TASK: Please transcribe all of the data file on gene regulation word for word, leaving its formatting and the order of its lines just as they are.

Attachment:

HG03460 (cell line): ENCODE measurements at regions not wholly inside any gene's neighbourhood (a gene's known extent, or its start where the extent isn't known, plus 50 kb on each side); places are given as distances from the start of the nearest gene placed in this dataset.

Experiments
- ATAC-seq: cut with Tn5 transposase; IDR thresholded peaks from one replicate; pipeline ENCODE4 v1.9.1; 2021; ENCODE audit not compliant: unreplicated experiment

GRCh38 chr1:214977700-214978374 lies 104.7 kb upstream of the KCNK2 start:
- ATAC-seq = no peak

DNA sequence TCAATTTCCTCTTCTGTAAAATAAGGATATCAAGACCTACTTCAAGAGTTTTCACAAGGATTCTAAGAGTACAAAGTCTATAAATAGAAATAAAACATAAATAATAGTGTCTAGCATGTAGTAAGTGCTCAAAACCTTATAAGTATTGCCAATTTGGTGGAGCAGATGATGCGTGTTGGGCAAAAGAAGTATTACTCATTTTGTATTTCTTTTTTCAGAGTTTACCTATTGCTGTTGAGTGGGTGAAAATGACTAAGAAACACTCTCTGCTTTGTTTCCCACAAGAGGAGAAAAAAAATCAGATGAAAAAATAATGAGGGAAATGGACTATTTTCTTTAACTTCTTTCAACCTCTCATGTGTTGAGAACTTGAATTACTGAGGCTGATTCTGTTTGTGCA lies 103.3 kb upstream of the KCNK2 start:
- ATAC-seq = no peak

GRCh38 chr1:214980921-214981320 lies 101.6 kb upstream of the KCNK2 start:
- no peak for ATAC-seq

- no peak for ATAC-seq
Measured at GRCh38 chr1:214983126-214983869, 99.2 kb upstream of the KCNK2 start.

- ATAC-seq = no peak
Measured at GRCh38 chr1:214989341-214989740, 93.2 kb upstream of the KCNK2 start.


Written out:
HG03460 (cell line): ENCODE measurements at regions not wholly inside any gene's neighbourhood (a gene's known extent, or its start where the extent isn't known, plus 50 kb on each side); places are given as distances from the start of the nearest gene placed in this dataset.

Experiments
- ATAC-seq: cut with Tn5 transposase; IDR thresholded peaks from one replicate; pipeline ENCODE4 v1.9.1; 2021; ENCODE audit not compliant: unreplicated experiment

GRCh38 chr1:214977700-214978374 lies 104.7 kb upstream of the KCNK2 start:
- ATAC-seq = no peak

DNA sequence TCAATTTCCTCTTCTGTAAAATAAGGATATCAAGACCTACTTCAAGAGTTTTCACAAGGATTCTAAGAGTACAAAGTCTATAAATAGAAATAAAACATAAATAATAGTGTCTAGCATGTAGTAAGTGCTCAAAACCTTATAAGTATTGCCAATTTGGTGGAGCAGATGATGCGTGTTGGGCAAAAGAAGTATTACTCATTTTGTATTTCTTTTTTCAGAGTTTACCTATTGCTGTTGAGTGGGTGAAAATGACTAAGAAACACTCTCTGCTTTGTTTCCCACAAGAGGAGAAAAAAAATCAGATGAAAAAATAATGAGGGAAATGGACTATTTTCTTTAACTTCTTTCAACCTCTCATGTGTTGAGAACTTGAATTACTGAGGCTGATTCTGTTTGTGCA lies 103.3 kb upstream of the KCNK2 start:
- ATAC-seq = no peak

GRCh38 chr1:214980921-214981320 lies 101.6 kb upstream of the KCNK2 start:
- no peak for ATAC-seq

- no peak for ATAC-seq
Measured at GRCh38 chr1:214983126-214983869, 99.2 kb upstream of the KCNK2 start.

- ATAC-seq = no peak
Measured at GRCh38 chr1:214989341-214989740, 93.2 kb upstream of the KCNK2 start.